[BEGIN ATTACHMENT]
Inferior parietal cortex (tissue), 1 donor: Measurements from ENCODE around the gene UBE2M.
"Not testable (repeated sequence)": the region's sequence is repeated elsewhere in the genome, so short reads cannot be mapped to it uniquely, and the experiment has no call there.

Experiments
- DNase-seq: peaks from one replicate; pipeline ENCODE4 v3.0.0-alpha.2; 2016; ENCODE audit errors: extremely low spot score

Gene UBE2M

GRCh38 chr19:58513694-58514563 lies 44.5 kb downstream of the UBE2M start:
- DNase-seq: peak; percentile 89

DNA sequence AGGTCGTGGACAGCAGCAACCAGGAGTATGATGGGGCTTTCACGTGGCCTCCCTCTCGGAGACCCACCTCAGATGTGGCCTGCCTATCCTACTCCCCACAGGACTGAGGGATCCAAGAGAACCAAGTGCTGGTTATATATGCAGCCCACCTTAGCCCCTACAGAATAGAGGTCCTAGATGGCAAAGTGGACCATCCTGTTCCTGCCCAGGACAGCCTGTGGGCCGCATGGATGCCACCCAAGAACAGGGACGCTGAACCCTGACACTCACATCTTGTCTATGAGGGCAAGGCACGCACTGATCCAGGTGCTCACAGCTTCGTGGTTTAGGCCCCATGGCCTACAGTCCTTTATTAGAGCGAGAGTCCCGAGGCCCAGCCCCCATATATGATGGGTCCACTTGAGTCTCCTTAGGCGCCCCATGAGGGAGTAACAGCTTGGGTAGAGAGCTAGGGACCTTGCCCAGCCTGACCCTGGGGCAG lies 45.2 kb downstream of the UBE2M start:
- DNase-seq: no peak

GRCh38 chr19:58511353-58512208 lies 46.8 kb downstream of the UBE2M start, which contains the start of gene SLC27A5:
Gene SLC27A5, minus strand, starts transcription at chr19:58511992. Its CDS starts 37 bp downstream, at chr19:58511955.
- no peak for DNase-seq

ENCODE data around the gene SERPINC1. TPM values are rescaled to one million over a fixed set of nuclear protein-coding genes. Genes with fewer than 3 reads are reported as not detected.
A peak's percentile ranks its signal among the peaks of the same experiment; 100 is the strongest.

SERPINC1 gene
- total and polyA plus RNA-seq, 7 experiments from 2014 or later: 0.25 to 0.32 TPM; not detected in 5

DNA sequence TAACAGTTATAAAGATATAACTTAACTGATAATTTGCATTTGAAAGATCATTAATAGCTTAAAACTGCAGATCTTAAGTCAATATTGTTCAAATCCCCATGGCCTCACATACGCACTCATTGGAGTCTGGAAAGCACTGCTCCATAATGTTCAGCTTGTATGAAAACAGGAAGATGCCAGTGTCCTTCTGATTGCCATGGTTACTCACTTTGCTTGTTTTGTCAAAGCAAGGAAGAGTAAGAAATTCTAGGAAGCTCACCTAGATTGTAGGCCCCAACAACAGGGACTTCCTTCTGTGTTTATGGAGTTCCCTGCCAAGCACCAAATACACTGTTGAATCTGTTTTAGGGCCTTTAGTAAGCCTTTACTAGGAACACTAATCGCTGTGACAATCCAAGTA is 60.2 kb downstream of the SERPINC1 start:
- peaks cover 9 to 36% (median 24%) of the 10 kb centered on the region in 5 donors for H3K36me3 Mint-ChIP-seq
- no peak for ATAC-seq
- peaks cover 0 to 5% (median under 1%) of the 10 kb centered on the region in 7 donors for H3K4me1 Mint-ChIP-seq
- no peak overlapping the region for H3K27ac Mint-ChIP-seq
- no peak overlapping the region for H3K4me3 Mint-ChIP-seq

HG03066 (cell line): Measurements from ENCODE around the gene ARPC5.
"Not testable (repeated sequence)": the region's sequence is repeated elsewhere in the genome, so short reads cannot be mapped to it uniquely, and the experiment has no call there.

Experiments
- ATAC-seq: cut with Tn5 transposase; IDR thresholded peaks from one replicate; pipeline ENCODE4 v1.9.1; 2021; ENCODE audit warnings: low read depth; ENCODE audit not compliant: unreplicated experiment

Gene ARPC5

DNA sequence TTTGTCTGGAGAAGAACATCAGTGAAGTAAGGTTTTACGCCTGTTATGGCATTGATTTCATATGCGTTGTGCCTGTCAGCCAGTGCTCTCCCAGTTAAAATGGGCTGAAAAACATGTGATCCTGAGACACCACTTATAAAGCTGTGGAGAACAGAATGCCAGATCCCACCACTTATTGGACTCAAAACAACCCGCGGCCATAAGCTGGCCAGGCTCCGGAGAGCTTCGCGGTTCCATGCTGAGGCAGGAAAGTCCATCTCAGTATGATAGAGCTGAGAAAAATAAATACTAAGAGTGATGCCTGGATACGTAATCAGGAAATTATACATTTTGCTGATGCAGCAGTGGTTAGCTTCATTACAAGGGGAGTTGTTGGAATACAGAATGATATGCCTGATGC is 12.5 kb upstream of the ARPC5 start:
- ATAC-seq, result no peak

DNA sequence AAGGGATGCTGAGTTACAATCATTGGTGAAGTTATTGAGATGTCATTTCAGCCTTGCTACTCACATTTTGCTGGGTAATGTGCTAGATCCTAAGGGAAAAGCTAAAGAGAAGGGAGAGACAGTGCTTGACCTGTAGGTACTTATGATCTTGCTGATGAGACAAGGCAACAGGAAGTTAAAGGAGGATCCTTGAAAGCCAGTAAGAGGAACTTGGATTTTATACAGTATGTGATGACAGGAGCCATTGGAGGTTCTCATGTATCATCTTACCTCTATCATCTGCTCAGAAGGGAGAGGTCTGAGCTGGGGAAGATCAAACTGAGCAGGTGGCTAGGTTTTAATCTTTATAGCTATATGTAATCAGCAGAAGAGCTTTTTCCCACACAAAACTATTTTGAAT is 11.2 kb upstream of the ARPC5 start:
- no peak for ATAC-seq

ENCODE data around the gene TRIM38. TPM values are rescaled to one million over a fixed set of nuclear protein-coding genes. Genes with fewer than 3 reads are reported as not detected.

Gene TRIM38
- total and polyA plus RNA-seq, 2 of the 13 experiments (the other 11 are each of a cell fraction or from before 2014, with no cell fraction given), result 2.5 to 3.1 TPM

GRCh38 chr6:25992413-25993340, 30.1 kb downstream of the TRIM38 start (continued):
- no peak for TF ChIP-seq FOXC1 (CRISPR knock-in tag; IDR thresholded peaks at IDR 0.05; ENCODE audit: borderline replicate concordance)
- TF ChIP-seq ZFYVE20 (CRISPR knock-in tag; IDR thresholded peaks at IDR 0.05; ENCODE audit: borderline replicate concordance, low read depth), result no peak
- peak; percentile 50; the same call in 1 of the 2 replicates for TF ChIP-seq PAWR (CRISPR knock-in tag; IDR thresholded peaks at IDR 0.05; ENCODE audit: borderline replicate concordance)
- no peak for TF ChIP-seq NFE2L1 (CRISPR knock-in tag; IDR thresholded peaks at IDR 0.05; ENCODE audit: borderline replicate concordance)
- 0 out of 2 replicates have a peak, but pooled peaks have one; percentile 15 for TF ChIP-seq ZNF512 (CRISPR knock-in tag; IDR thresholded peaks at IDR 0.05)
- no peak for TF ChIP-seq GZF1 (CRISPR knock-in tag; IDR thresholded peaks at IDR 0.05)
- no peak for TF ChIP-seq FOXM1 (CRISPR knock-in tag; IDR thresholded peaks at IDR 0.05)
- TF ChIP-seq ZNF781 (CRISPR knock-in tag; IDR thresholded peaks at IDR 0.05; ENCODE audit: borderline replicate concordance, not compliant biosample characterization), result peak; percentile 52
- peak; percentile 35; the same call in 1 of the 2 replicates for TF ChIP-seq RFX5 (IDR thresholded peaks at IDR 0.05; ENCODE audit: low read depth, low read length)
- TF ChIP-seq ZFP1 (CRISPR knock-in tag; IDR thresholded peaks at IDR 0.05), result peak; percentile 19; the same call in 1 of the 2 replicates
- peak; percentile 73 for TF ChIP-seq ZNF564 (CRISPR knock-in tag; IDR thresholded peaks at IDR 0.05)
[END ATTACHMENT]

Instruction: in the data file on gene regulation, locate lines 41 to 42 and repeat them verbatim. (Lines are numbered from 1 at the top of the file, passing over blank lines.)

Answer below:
- no peak for TF ChIP-seq GZF1 (CRISPR knock-in tag; IDR thresholded peaks at IDR 0.05)
- no peak for TF ChIP-seq FOXM1 (CRISPR knock-in tag; IDR thresholded peaks at IDR 0.05)